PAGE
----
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From "Craig R. McClanahan" <craig...@apache.org>
Subject Re: DO NOT REPLY [Bug 4339] - Cannot use "//" comments in JSP code
Date Mon, 22 Oct 2001 19:13:23 GMT


On Mon, 22 Oct 2001, Paul Speed wrote:

> Date: Mon, 22 Oct 2001 13:48:08 -0400
> From: Paul Speed <pspeed@progeeks.com>
> Reply-To: tomcat-dev@jakarta.apache.org
> To: tomcat-dev@jakarta.apache.org
> Subject: Re: DO NOT REPLY [Bug 4339]  - Cannot use "//" comments in JSP
>     code
>
> Only partially related to the bug, so I'm replying directly instead
> of through bugzilla...
>
> Does this mean that JSP uses a different Java language specification?
> If so, where can I find this separate specification?  Are there any
> other big things like this that are incompatible with normal Java
> syntax?
>

The JSP specification does not mandate the use of Java as a scripting
language -- you can use any language you want (as specified by the
"language" attribute of the <%@ page %> directive).  However, many of the
features related to scripting are defined *only* for Java.

Note also that Jasper (the JSP page compiler in Tomcat) only supports Java
as a scripting language at the moment.

However, more germane to this bug report:

* Scriptlets are required to be well-formed according to the
  rules of the scripting language in use (JSP 1.2, Section 2.11.2).
  Thus, if you mistakenly leave off a semicolon at the end of a
  Java statement in a scriptlet, the compilation error you get is
  your fault.  It's also your fault if the scope of your language
  element extends outside the closing "%>" delimiter in a manner
  that causes invalid code to be created (such as mismatching "}"
  brackets), or the case described in the following point.

* Scriptlets are translated into the generated code according
  to the following rule (JSP 1.2, Section 6.4.2):

    <% scriptlet %>     -->        scriptlet

  In other words, no newline is added after the "%>" by the page
  compiler (though the developer could certainly put a newline there).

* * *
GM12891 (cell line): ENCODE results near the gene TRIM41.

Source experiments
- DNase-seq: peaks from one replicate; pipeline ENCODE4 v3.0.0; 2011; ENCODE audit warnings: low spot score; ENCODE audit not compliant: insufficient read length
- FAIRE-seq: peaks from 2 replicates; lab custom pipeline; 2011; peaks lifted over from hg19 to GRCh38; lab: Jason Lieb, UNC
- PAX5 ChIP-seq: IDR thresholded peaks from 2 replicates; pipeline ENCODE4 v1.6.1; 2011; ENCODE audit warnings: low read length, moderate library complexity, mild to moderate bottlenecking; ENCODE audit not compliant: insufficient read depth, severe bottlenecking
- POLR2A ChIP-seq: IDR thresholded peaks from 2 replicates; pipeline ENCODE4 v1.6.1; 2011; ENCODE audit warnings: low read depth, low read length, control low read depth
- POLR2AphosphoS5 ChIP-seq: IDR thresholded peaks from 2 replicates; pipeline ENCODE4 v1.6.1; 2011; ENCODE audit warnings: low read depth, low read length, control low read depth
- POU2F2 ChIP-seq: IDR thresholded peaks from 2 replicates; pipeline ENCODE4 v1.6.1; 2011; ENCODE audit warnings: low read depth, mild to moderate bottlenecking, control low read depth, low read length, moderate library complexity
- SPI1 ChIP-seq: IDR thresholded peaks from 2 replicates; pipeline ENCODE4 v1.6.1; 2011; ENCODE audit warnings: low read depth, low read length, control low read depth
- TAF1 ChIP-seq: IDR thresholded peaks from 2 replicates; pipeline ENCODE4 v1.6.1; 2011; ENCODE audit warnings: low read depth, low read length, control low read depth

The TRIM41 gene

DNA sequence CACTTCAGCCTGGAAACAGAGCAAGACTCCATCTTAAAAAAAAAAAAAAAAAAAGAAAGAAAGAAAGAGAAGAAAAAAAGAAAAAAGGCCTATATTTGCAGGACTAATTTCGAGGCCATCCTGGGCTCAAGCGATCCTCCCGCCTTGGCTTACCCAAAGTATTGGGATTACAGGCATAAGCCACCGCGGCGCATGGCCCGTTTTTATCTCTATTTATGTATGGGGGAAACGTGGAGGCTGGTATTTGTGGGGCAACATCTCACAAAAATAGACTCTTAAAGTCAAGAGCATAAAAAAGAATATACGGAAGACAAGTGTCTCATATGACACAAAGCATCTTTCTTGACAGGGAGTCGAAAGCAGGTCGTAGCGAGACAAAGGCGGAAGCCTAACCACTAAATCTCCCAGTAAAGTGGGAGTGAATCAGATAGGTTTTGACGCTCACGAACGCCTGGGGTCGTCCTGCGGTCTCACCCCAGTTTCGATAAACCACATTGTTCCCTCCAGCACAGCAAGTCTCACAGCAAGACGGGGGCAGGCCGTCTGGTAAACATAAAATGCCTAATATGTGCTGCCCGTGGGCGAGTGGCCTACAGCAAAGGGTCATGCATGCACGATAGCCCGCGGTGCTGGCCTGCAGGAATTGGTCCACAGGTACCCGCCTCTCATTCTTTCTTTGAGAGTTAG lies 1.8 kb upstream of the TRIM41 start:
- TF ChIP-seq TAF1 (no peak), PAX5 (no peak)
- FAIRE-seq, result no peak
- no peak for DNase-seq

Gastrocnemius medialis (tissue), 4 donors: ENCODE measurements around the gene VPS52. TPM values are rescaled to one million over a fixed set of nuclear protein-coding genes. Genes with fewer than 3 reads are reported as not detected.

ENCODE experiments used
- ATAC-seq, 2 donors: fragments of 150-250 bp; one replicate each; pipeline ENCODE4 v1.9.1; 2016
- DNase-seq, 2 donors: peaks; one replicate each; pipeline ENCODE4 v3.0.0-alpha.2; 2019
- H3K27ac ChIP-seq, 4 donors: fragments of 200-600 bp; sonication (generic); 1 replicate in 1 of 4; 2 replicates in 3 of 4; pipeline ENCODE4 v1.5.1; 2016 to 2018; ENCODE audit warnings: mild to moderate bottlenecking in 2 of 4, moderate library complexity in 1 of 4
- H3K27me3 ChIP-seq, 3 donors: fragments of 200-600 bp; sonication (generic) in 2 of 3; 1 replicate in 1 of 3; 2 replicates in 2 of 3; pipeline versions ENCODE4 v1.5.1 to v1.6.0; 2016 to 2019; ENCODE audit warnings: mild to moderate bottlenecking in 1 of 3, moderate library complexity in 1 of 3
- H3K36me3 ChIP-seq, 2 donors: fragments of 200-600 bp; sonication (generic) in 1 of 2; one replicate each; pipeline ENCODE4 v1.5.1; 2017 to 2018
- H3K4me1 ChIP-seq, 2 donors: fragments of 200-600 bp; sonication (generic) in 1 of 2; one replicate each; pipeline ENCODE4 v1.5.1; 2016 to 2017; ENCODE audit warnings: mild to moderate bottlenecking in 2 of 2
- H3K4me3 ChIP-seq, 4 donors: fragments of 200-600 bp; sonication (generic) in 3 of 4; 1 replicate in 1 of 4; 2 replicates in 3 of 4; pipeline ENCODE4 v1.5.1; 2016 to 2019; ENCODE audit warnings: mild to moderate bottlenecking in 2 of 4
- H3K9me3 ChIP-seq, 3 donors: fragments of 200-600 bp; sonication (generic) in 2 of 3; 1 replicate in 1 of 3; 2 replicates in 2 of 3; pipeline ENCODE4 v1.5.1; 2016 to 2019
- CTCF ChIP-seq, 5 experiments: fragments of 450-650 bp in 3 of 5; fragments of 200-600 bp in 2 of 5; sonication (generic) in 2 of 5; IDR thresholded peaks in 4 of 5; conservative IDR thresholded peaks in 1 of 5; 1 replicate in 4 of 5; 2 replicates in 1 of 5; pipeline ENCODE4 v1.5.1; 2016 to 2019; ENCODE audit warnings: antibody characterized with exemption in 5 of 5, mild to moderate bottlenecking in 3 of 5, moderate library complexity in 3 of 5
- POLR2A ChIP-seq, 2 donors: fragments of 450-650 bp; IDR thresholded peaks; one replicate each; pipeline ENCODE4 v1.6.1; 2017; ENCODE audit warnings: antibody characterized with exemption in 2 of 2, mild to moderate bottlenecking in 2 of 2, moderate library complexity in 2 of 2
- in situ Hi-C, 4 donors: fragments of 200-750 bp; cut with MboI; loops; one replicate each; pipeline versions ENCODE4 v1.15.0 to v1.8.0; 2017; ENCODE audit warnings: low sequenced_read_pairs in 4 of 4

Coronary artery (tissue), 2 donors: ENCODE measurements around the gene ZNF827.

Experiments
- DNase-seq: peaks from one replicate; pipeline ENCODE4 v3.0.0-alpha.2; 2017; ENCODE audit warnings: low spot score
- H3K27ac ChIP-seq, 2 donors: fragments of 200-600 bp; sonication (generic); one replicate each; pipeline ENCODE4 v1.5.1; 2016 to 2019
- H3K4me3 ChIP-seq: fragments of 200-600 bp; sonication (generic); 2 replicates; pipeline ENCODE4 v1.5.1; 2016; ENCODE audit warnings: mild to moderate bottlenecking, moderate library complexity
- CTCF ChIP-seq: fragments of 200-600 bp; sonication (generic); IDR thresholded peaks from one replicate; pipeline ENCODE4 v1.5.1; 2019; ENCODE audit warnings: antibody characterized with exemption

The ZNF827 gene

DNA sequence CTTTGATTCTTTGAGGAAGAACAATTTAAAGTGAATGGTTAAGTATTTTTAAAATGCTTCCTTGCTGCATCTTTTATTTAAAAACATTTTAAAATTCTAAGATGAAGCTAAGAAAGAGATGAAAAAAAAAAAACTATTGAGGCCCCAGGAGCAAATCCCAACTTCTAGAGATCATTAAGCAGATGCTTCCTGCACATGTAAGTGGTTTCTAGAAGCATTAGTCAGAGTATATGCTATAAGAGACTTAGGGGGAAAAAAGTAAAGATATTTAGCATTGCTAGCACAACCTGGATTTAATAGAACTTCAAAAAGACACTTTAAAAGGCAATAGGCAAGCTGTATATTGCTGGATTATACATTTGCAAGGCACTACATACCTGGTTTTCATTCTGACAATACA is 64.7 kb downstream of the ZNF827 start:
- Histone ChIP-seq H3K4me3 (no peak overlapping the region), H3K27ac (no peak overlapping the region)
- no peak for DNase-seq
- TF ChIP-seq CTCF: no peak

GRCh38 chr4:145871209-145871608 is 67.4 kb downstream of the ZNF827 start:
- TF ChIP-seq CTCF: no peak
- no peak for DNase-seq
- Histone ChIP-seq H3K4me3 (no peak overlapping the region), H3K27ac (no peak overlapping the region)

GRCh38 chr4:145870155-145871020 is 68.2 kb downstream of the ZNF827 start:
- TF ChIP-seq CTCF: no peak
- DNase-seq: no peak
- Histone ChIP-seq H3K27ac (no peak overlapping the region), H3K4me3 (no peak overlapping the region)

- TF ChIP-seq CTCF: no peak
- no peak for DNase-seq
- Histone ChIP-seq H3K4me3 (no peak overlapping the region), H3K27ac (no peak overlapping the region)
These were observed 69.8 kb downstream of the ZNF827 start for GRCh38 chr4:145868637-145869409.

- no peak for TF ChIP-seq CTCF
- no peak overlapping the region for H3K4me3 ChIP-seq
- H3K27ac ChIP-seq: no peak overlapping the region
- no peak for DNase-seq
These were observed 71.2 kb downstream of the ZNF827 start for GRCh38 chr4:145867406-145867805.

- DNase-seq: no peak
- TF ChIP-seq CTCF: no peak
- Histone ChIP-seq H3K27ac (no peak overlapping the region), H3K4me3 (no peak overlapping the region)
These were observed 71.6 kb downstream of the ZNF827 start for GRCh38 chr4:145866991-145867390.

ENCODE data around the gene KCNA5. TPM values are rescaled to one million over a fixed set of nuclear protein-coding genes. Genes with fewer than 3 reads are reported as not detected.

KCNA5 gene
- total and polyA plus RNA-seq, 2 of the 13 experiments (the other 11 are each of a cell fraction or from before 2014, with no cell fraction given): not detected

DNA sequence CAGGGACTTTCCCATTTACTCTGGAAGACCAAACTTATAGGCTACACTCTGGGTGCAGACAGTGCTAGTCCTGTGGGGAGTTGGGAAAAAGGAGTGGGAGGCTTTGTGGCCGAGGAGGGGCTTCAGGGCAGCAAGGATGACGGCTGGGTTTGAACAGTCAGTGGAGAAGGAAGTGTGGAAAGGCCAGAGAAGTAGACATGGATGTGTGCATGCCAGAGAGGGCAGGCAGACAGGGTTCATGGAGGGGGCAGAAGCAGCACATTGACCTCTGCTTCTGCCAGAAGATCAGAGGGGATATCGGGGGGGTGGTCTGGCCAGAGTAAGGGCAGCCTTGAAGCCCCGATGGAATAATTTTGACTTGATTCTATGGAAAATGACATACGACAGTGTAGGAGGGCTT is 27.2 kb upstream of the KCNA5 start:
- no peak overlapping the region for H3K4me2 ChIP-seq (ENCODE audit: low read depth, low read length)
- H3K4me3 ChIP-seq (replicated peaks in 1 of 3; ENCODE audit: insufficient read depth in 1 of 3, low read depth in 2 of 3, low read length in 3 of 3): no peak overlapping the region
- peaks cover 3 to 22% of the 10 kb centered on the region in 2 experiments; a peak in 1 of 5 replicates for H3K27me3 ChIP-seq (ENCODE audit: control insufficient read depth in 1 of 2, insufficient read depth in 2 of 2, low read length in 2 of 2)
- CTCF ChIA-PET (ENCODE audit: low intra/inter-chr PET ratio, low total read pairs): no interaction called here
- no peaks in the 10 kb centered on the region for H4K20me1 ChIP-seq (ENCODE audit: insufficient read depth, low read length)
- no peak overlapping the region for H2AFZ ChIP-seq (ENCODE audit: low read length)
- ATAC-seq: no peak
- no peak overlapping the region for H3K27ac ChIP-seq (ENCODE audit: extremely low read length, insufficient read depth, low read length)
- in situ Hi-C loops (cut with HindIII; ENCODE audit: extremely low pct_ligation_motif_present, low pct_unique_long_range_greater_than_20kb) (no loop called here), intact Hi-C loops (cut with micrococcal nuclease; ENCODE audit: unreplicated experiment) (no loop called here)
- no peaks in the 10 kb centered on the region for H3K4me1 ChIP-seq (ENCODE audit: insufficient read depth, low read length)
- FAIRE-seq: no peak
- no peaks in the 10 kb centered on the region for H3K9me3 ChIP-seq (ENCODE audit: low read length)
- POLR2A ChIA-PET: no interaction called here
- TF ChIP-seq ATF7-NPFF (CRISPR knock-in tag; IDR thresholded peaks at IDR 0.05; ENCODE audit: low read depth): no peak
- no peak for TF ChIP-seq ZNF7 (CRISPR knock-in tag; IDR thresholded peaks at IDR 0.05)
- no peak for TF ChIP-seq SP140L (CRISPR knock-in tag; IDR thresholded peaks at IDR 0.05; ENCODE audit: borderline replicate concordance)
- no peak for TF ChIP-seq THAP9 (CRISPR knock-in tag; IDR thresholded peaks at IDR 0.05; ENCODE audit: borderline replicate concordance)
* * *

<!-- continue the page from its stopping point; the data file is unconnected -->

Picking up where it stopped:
When you do something like this:

  <% System.out.println(); // Hello %> Some template text

then this gets translated into

  System.out.println();  // Hello Some template text

and you get what you pay for.  If you want to use // comments, do this
instead:

  <% System.out.println(); // Hello
  %> Some template text

and it will work fine.

> Thanks,
> -Paul Speed
>

Craig


> bugzilla@apache.org wrote:
> >
> > DO NOT REPLY TO THIS EMAIL, BUT PLEASE POST YOUR BUG
> > RELATED COMMENTS THROUGH THE WEB INTERFACE AVAILABLE AT
> > <http://nagoya.apache.org/bugzilla/show_bug.cgi?id=4339>.
> > ANY REPLY MADE TO THIS MESSAGE WILL NOT BE COLLECTED AND
> > INSERTED IN THE BUG DATABASE.
> >
> > http://nagoya.apache.org/bugzilla/show_bug.cgi?id=4339
> >
> > Cannot use "//" comments in JSP code
> >
> > craig.mcclanahan@sun.com changed:
> >
> >            What    |Removed                     |Added
> > ----------------------------------------------------------------------------
> >              Status|NEW                         |RESOLVED
> >          Resolution|                            |WONTFIX
> >
> > ------- Additional Comments From craig.mcclanahan@sun.com  2001-10-22 10:11 -------
> > You should not be using "//" comments.  You have absolutely no control over the
> > Java code that is generated for your page, so it is your responsibility to use
> > well-formed constructs.  In this particular case, that means to use /* */ style
> > comment markers so that you can explicitly close them.  Even if we changed
> > Tomcat to do what you suggest, depending on this would not be portable and you'd
> > have massive problems as soon as you tried to switch to some other container
> > that didn't do it.
> >
> > Using scriptlets at all can lead you into lots of other problems (such as
> > intermixing business logic and presentation logic that makes it very hard to
> > maintain and enhance your applications), but that is a whole separate
> > discussion.
>


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